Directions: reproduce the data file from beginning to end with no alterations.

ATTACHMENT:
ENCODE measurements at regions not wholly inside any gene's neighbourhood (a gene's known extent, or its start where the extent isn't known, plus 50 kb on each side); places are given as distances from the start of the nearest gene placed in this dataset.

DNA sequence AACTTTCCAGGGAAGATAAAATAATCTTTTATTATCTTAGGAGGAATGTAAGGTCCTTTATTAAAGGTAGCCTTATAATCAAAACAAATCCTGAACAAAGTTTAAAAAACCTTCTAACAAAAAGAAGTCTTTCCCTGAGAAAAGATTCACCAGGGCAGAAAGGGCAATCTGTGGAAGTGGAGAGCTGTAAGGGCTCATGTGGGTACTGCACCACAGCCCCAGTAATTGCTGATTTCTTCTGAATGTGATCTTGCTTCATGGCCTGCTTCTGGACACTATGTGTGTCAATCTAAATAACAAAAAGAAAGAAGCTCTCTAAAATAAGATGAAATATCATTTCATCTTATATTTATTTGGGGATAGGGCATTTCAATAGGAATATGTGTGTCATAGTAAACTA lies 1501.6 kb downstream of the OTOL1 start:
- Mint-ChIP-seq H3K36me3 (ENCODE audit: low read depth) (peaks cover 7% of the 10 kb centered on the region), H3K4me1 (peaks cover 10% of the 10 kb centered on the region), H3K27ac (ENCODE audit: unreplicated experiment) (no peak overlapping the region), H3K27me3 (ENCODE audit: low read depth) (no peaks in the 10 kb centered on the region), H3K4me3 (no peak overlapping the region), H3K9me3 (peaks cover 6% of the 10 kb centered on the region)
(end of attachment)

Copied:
ENCODE measurements at regions not wholly inside any gene's neighbourhood (a gene's known extent, or its start where the extent isn't known, plus 50 kb on each side); places are given as distances from the start of the nearest gene placed in this dataset.

DNA sequence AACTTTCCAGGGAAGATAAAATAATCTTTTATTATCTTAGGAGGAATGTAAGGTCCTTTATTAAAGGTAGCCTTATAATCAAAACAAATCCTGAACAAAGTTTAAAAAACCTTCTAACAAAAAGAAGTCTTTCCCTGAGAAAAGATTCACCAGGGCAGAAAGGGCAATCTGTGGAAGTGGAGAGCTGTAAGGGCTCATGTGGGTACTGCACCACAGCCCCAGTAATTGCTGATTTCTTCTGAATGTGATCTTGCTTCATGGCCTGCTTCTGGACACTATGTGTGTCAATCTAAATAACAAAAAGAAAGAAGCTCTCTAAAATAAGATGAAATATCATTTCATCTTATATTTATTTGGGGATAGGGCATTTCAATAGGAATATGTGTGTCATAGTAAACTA lies 1501.6 kb downstream of the OTOL1 start:
- Mint-ChIP-seq H3K36me3 (ENCODE audit: low read depth) (peaks cover 7% of the 10 kb centered on the region), H3K4me1 (peaks cover 10% of the 10 kb centered on the region), H3K27ac (ENCODE audit: unreplicated experiment) (no peak overlapping the region), H3K27me3 (ENCODE audit: low read depth) (no peaks in the 10 kb centered on the region), H3K4me3 (no peak overlapping the region), H3K9me3 (peaks cover 6% of the 10 kb centered on the region)